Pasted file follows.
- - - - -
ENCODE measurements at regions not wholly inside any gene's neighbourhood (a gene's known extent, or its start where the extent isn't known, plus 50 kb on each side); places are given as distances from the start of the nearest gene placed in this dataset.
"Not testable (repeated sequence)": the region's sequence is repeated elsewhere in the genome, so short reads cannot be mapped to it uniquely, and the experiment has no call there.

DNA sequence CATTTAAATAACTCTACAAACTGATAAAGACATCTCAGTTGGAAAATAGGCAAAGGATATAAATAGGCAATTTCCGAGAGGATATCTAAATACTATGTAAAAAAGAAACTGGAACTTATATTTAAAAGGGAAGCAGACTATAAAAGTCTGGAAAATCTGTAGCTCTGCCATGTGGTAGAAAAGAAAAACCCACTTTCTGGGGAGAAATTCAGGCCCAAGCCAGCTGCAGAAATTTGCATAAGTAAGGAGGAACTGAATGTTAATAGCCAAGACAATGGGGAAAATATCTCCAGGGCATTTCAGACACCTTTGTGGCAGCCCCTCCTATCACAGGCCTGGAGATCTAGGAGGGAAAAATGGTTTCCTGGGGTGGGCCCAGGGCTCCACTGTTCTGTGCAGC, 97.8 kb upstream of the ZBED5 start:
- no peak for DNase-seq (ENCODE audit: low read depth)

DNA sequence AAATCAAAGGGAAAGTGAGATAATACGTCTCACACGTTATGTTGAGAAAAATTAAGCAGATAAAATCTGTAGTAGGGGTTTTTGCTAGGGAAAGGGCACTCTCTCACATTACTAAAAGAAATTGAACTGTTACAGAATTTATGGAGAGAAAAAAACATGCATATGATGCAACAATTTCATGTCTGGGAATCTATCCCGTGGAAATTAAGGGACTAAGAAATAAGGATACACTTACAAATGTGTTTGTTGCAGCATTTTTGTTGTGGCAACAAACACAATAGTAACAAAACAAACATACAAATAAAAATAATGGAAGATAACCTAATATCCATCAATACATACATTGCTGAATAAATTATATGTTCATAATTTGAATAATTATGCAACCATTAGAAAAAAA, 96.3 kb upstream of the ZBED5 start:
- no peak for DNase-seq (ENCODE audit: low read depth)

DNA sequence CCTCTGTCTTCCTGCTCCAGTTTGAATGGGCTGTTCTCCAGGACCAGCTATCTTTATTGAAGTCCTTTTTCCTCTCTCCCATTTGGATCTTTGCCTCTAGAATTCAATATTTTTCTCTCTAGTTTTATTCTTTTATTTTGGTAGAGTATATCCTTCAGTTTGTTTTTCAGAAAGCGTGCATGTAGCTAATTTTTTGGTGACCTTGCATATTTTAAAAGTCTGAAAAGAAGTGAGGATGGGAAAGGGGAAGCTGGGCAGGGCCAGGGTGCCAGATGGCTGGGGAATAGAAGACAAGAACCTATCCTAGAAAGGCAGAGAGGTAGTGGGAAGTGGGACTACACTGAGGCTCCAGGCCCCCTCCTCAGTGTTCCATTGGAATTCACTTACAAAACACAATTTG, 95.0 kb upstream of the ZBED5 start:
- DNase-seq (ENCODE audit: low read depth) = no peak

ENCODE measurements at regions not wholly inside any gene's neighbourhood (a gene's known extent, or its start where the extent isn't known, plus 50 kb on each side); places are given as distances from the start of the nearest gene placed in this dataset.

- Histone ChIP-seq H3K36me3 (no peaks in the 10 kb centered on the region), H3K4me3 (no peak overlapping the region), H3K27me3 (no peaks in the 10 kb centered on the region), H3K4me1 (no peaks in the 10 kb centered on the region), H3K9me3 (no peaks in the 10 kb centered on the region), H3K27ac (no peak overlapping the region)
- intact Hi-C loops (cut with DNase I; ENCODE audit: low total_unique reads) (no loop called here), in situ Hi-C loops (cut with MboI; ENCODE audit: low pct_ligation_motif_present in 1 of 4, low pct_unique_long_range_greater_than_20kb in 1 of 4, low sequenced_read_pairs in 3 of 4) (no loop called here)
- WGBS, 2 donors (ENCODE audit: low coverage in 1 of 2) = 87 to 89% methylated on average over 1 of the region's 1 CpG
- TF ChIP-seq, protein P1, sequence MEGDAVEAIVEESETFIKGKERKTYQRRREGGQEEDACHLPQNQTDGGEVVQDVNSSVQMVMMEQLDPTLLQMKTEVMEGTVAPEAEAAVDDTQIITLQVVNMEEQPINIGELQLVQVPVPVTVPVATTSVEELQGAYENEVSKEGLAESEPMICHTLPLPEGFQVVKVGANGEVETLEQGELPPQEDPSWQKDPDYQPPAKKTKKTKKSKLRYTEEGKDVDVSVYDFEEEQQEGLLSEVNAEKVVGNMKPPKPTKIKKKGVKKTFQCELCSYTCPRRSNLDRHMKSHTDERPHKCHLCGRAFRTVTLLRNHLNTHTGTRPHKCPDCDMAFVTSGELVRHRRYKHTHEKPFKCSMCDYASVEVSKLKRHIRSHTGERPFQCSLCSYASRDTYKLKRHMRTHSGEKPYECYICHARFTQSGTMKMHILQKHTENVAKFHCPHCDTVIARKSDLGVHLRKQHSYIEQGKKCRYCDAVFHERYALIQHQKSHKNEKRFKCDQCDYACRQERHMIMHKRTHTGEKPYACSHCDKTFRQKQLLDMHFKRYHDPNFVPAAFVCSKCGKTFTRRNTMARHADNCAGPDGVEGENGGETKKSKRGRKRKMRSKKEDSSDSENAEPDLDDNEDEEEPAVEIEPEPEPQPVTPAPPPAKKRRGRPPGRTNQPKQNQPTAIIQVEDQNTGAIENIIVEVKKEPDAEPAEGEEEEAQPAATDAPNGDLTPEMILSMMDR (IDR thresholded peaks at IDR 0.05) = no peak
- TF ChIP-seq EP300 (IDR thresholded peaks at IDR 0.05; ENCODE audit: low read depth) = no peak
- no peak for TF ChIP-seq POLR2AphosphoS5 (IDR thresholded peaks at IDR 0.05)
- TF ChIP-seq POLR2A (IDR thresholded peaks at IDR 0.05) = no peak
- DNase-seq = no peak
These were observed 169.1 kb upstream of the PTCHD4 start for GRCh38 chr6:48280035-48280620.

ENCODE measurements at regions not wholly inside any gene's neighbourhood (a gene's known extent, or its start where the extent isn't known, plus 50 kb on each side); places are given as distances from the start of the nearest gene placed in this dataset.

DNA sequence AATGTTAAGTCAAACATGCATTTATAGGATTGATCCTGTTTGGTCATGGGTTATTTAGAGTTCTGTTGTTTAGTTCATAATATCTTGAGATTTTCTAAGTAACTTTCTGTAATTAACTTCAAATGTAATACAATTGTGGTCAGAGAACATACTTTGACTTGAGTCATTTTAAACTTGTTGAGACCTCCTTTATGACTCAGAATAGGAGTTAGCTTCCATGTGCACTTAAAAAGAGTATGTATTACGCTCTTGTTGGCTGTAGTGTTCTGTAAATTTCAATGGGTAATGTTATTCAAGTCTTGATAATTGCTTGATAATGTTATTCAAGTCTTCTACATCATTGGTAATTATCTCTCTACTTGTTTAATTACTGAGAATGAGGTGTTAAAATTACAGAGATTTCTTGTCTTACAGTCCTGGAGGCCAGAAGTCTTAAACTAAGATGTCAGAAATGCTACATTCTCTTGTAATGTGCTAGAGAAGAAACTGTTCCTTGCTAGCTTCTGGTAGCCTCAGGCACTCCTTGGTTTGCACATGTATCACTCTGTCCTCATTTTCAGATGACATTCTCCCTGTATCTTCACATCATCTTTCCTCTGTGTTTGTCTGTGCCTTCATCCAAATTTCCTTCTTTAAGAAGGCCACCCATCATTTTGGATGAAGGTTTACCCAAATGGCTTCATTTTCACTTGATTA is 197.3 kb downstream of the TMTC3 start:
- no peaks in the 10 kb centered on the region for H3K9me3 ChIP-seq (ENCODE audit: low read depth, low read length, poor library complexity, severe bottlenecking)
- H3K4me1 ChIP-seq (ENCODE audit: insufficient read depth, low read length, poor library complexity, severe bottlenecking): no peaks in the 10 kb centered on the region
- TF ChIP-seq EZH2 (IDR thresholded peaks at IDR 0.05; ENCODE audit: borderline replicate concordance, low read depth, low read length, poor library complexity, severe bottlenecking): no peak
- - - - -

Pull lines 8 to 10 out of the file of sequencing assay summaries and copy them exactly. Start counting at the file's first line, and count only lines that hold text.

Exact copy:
- DNase-seq (ENCODE audit: low read depth) = no peak

ENCODE measurements at regions not wholly inside any gene's neighbourhood (a gene's known extent, or its start where the extent isn't known, plus 50 kb on each side); places are given as distances from the start of the nearest gene placed in this dataset.

- Histone ChIP-seq H3K36me3 (no peaks in the 10 kb centered on the region), H3K4me3 (no peak overlapping the region), H3K27me3 (no peaks in the 10 kb centered on the region), H3K4me1 (no peaks in the 10 kb centered on the region), H3K9me3 (no peaks in the 10 kb centered on the region), H3K27ac (no peak overlapping the region)